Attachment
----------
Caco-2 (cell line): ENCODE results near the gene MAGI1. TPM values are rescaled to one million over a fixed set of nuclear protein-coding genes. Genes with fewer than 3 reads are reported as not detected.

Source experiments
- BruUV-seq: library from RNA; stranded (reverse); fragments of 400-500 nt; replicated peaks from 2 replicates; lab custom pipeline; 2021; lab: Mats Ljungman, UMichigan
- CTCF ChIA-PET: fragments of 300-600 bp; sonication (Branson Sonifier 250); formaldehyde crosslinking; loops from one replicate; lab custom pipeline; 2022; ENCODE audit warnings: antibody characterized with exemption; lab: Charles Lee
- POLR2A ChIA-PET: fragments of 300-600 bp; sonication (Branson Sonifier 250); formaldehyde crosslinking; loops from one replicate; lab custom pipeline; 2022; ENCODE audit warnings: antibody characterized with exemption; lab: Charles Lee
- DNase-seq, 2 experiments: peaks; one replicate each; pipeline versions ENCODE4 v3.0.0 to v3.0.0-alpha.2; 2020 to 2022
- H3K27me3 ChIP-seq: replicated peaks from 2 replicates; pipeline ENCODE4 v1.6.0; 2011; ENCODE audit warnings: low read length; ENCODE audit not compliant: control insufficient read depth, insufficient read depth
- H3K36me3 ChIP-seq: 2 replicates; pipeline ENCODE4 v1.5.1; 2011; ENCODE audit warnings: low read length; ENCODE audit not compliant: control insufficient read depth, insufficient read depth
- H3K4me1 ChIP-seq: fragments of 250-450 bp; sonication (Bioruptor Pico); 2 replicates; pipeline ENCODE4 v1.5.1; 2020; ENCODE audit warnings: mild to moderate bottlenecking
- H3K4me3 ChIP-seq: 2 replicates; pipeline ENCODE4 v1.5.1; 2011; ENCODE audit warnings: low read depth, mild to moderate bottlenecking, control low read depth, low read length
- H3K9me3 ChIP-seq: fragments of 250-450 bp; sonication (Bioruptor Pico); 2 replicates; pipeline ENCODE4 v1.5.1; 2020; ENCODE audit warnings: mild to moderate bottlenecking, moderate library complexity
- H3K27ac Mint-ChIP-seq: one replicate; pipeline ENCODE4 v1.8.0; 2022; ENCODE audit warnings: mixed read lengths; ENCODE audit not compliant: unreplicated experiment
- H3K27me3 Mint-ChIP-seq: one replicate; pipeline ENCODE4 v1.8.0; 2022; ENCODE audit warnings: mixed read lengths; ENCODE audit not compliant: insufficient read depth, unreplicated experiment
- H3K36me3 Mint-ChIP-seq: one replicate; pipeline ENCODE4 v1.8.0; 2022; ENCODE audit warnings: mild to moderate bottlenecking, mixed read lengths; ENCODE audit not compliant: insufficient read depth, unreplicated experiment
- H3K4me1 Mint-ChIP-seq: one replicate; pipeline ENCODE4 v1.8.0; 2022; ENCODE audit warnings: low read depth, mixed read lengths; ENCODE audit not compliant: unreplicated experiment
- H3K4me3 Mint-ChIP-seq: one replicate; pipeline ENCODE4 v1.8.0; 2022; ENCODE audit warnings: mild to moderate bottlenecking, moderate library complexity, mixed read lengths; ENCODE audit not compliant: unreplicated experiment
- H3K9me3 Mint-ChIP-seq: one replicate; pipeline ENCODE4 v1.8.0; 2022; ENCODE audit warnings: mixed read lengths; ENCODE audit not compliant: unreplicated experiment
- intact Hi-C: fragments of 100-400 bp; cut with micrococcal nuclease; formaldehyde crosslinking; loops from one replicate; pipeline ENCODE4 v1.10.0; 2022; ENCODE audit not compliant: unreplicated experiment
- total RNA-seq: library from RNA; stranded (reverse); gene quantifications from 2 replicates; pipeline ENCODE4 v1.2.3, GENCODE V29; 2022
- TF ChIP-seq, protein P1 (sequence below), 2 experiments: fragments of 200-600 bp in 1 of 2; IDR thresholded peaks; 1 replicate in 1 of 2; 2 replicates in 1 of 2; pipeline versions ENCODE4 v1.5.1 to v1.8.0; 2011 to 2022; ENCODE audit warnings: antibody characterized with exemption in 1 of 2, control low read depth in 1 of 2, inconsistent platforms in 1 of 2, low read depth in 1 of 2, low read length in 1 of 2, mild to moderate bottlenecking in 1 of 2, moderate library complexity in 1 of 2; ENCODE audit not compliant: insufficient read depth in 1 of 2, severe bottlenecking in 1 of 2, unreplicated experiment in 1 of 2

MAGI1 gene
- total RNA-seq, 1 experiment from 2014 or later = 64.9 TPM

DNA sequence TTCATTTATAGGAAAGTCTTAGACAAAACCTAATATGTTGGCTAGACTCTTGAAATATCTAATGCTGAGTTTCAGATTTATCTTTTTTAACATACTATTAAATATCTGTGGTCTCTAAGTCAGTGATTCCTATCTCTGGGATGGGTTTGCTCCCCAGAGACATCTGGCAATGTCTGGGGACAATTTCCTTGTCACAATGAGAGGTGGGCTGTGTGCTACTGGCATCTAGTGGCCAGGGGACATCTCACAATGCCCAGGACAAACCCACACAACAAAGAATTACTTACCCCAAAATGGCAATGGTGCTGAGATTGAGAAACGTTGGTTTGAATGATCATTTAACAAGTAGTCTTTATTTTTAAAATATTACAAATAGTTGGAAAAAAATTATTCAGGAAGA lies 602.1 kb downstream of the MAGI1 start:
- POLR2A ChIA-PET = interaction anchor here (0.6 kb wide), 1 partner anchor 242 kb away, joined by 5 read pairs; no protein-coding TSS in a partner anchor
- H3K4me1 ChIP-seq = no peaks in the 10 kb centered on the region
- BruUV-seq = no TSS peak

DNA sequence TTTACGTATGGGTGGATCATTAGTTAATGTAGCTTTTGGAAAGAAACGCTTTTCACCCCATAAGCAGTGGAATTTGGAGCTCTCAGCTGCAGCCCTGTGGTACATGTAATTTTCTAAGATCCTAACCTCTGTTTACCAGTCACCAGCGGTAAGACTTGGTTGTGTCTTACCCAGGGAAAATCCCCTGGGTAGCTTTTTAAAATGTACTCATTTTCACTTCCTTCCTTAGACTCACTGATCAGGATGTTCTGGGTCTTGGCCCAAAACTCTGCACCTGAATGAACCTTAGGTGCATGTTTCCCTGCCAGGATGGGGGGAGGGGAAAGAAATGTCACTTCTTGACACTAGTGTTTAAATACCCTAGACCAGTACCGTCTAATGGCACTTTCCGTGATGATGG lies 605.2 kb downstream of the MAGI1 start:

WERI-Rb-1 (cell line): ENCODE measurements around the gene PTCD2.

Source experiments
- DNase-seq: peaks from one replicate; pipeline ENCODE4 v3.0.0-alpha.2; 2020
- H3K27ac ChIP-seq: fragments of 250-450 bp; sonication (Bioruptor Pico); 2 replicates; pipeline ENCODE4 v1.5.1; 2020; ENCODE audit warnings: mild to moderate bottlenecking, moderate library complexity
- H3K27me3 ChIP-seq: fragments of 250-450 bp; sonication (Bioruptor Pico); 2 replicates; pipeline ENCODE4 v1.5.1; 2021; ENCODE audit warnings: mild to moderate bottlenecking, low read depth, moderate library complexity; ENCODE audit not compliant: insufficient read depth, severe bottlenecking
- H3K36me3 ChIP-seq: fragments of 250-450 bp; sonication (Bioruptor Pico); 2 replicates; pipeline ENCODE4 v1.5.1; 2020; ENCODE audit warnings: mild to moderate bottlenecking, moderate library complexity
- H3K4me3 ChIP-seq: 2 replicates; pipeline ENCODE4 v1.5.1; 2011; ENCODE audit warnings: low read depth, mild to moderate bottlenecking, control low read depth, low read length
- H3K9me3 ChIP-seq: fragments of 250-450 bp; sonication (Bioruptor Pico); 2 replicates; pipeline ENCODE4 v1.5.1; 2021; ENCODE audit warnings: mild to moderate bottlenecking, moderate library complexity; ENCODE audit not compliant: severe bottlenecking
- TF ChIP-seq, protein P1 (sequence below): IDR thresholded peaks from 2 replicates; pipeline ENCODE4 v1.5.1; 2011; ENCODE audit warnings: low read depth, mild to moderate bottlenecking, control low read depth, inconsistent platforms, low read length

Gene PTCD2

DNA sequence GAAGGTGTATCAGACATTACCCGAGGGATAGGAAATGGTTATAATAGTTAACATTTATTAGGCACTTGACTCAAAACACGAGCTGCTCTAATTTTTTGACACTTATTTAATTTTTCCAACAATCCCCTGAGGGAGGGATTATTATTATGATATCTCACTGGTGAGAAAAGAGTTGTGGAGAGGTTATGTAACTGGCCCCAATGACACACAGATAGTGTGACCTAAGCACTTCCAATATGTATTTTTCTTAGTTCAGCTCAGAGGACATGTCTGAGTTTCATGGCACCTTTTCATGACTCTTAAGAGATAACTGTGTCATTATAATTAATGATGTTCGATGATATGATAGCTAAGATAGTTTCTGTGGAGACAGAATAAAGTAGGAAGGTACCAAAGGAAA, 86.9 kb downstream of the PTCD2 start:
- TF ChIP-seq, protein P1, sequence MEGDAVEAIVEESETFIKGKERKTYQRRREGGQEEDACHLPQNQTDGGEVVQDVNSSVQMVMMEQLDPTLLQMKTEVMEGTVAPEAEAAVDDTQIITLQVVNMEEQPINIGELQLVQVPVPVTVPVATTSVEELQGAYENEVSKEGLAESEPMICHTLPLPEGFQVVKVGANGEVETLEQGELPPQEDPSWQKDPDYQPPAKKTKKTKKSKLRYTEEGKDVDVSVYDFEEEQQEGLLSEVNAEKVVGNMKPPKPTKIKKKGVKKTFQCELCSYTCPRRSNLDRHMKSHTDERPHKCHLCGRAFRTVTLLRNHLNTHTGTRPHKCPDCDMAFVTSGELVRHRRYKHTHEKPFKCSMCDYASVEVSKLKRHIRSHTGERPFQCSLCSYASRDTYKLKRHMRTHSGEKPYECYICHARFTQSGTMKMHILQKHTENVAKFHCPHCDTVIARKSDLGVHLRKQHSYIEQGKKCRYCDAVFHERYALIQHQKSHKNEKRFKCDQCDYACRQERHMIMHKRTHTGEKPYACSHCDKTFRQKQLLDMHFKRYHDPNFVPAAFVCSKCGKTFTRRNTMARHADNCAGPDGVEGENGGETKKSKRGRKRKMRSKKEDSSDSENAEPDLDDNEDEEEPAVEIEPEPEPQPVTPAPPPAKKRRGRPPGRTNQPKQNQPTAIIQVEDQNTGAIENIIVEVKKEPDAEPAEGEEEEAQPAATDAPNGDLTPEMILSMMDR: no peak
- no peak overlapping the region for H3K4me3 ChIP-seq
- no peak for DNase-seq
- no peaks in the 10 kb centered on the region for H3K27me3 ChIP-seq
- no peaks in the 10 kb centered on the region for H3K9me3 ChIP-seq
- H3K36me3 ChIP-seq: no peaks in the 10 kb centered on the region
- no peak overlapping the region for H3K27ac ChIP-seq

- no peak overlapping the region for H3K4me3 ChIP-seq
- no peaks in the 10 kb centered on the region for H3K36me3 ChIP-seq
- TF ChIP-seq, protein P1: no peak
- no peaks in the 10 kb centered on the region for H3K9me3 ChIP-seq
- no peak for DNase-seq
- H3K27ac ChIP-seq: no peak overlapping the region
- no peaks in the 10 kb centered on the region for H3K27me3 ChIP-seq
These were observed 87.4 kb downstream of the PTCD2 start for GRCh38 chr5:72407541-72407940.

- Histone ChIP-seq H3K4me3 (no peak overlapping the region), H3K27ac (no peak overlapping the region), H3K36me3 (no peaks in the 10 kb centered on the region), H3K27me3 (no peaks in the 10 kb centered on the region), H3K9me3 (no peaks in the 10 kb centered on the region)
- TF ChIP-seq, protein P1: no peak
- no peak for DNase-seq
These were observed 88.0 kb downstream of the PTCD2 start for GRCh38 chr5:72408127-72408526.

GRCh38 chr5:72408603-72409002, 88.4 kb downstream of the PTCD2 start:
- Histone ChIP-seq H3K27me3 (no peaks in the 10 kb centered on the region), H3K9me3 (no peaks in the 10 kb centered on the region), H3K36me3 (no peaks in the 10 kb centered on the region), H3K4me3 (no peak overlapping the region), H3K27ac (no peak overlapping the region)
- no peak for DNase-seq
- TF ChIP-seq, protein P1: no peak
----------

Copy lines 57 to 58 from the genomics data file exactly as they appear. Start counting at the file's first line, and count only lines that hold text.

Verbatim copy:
These were observed 88.0 kb downstream of the PTCD2 start for GRCh38 chr5:72408127-72408526.

GRCh38 chr5:72408603-72409002, 88.4 kb downstream of the PTCD2 start: